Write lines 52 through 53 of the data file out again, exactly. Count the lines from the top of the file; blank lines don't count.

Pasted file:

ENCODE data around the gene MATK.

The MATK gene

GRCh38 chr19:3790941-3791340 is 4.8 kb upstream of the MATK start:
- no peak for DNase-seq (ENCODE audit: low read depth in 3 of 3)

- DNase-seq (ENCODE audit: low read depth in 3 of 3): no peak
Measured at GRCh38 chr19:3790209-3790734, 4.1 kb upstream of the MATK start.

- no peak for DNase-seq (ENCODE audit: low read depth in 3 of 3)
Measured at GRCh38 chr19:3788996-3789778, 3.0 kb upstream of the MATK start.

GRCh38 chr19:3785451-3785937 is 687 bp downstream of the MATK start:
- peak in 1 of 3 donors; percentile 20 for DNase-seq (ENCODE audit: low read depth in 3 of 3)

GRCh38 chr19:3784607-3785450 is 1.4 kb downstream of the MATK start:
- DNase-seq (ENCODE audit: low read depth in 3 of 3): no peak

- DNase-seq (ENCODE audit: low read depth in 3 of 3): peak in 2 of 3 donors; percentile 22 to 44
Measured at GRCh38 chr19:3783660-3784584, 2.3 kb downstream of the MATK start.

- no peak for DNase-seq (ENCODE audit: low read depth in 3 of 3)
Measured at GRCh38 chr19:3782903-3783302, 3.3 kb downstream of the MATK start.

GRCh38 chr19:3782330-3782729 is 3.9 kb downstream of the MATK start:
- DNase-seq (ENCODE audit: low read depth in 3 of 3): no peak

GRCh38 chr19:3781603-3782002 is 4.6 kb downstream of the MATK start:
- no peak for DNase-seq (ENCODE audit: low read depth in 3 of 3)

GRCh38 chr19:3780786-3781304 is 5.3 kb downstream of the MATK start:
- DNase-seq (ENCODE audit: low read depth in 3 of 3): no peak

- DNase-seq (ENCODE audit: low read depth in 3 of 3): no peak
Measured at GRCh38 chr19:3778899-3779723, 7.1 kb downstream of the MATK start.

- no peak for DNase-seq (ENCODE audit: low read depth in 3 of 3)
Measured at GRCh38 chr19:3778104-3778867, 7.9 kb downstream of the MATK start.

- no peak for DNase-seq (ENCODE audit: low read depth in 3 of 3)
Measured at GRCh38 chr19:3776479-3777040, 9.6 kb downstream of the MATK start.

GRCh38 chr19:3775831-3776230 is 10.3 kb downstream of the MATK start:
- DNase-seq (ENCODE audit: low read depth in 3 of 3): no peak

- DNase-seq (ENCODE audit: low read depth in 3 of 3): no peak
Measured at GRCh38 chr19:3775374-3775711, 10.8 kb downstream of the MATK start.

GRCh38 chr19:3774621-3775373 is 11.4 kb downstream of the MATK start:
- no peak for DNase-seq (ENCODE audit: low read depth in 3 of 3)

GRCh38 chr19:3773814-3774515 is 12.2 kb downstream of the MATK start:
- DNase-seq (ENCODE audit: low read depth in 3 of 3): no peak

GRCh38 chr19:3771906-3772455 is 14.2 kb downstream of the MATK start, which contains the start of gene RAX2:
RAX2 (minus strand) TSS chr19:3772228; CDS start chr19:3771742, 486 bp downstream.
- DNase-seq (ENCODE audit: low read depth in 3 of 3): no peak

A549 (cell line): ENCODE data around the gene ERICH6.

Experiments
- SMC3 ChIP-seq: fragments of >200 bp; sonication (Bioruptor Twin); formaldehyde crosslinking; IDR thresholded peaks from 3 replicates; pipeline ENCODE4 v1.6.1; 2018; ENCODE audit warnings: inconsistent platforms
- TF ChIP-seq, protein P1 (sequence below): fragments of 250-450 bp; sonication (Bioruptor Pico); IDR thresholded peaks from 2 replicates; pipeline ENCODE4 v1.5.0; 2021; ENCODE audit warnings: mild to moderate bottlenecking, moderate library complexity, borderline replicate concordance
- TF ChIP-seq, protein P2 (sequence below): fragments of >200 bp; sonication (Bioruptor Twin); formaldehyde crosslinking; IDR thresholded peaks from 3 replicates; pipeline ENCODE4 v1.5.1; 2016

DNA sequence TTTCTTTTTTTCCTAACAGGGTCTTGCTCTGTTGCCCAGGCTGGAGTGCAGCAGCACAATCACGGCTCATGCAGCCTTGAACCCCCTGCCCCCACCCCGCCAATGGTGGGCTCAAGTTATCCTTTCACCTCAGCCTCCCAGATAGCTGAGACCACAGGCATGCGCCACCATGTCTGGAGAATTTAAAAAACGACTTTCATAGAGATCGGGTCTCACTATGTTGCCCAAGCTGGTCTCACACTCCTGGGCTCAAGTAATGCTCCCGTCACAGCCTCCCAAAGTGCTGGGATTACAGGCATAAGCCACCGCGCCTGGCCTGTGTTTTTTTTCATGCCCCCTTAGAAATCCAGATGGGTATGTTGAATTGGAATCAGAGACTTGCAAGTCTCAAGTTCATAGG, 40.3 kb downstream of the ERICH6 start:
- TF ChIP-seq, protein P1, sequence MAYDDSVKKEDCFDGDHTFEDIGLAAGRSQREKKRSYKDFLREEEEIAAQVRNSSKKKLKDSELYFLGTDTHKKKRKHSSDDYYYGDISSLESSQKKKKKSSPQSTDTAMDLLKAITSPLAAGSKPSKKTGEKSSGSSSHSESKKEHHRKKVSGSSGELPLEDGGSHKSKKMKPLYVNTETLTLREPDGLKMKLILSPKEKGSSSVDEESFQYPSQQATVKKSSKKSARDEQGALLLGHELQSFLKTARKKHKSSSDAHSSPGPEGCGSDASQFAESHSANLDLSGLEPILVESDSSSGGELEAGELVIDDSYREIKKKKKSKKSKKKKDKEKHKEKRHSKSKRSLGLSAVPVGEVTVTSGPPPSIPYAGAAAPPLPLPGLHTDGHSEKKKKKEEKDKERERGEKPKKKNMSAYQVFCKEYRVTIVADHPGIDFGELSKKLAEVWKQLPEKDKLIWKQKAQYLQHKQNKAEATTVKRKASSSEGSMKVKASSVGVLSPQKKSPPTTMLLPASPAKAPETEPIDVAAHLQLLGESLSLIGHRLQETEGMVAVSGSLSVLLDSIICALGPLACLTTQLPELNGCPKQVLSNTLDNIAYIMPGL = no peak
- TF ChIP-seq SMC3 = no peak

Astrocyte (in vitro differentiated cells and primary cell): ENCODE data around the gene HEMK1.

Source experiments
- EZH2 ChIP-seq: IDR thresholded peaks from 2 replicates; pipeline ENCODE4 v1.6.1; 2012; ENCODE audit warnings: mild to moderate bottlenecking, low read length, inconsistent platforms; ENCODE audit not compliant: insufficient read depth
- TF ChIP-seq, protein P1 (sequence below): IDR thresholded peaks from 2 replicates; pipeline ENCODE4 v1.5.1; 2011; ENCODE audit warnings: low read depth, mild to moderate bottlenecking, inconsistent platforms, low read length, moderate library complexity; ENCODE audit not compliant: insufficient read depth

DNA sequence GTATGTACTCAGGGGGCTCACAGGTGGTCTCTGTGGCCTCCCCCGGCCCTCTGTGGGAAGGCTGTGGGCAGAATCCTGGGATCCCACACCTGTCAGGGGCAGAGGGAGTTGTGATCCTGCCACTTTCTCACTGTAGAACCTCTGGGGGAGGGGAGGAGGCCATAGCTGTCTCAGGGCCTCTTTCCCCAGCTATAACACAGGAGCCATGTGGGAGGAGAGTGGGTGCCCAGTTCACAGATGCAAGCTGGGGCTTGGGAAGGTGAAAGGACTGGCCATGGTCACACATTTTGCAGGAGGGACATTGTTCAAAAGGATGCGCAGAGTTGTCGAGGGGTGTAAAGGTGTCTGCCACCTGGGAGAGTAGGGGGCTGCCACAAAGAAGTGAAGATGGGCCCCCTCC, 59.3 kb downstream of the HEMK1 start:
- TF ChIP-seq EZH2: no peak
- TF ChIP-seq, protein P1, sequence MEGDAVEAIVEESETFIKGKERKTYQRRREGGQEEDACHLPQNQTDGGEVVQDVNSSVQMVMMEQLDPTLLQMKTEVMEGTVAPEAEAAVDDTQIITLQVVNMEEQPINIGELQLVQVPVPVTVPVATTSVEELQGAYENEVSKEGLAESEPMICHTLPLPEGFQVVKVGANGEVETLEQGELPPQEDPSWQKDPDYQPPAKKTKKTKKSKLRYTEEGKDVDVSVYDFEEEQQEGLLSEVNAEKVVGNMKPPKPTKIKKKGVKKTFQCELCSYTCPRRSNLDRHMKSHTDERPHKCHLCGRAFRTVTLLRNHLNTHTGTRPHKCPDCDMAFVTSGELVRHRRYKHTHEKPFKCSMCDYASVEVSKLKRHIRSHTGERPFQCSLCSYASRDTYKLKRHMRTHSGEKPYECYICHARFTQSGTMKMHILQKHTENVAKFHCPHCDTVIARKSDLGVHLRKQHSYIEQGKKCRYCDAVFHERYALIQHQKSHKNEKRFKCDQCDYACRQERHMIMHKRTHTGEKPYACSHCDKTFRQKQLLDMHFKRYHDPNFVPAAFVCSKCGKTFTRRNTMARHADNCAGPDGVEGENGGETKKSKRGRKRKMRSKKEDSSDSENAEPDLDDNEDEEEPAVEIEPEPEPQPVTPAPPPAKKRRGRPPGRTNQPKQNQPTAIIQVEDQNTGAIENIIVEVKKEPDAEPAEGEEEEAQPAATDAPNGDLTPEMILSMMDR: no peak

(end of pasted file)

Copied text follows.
DNA sequence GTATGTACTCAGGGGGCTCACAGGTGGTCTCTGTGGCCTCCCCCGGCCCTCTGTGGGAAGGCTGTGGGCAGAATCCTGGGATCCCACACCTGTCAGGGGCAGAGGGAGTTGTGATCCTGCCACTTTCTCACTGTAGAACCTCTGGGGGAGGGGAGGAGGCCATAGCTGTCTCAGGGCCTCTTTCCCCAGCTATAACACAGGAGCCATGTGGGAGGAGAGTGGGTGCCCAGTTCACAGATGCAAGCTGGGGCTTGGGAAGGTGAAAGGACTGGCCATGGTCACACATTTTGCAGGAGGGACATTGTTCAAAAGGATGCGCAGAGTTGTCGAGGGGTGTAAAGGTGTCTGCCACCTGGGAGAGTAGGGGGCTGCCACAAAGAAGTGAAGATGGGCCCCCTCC, 59.3 kb downstream of the HEMK1 start:
- TF ChIP-seq EZH2: no peak